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A UV map is the flat representation of the surface of a 3D model used to easily wrap textures. The process of creating a UV map is called UV unwrapping.
The U and V refer to the horizontal and vertical axes of the 2D space, as X, Y and Z are already being used in the 3D space.
Once the polygonal mesh has been created the next step is to “unwrap it” into a UV map. Now to give life to the mesh and make it look more realistic(or stylized) you want to add textures.
However there is no such thing as a 3D texture, as they’re always based on a 2D image.
This is where UV mapping comes in, as it is the process of translating your 3D mesh into 2D information so that a 2D texture can be wrapped around it.
This may seem like a confusing idea at first, but it’s really very simple. If you’ve ever made a cube out of a cross of paper before, you have done the same process, only in reverse!
However a cube is a basic example and as the meshes get more complex so do the UV maps. It can become quite a tedious process but it is essential to the 3D workflow.
Even if you don’t intend to texture a model, many modern real time engines such as Unreal Engine 4 or Unity need your assets to be UV unwrapped to perform some of its light baking.
Exploring UV Unwrapping
Now that the basic concept of UV maps has been outlined we can dive into the more intermediate parts to UV unwrapping, namely seams.
Seams are an unfortunate and unavoidable side effect of flattening any 3D geometry.
A seam is a part of the mesh that had to be split to be able to convert the 3D mesh into a 2D UV map.
UV unwrapping is always a compromise of causing as little distortion to the wireframe as possible, while also keeping seams to a minimum.
Distortion in terms of a UV map is how much the shape and size of the polygons have had to change to accommodate the flattening process. Too much distortion will affect the way details are displayed on the final model.
In this image the way the cube has been unwrapped has caused no distortion to the polygons.
This is easy to tell by applying a basic chequered texture. If the chequer pattern isn’t stretched then you’ve avoided distortion in your unwrap.
However the downside to this method of just splitting all your polygons apart is the number of seams it produces.
The cube on the left has the UV seams highlighted in green. You can see the pattern doesn’t line up as it moves around the edges. This can become a problem in more complex meshes so you need to practice and get smart with your seam placement.
This is an example of what happens if you heavily distort your polygons in your UV unwrap. The texture on this cube is no different than the previous example but as you can see it has been stretched and pulled out of shape.
However the lack of seams does mean that the pattern lines up and follows around the edges of the cube, but the payoff is not worth the sacrifice in this instance.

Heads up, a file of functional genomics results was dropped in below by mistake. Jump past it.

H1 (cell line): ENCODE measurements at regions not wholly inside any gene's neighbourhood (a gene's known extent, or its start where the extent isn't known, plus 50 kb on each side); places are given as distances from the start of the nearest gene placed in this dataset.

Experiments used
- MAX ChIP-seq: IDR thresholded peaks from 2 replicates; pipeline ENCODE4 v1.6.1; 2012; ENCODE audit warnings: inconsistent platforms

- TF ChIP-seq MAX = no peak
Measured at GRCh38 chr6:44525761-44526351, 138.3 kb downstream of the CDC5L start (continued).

The obvious answer to this is to find a balance between the two.
In this image you can see that the chequer pattern is preserved and we have some nice continuous edges that flow around the front of the cube.
As you practice and do more unwrapping you learn where the best places to “hide” your seams are to make them less noticeable.
Good rules for seams to make them less obvious are:
Make them follow hard edges where they are usually less noticeable
Hide them behind other parts of the model. For example if unwrapping a head place your seams under where the hair will be.
Hide them underneath or behind the focal point of your model, where people are less likely to see them.
Another thing to consider when unwrapping your 3D mesh is overlapping UVs.
Overlapping UVs are when you have two or more of the polygons in your UV map on top of one another. This means that these two parts of your model will display the same information of the texture as they both occupy the same UV space.
Overlapping UVs are usually something you want to avoid so you can keep your texture varied and not accidently end up with your texture looking incorrect. That said there are times where you may intentionally use overlapping UVs. If a texture is quite basic then you may have multiple parts of your mesh over the same UV space to repeat the texture.
This technique can be very useful as it allows you to keep your texture sizes down which means if you are using a game engine it will generally run smoother.
This is even more important when developing for weaker machines like mobile phones.
One final thing to know about UV maps are UV channels.
UV channels allow the same object to have multiple UV maps. This is again very important for game engines.
As mentioned earlier in the article, game engines use UV maps to bake in lighting information.
This means that there can be absolutely no overlapping UVs as shadow information will get put in wrong areas of the model and you will usually get some sort of error message.
Now overlapping UVs are sometimes a good idea within game development as I mentioned.
So the compromise is to have 2 UV channels. One with UV information for your textures and a second with UV information for your lighting. It gets easier the more you do it but there is a lot of detail to the UV mapping process.
Hopefully you have a better understanding for UV mapping by now. It’s a simple enough process that can seem daunting at first, but quite easy to get the hang of with practice.
Author: Thomas Denham
Thomas is a 3D creative working with both high and low poly modelling for still renders or real time engines. He is currently working freelance after spending 4 years at a multi-national VR company. To see Thomas' work and learn more, feel free to look at his personal site.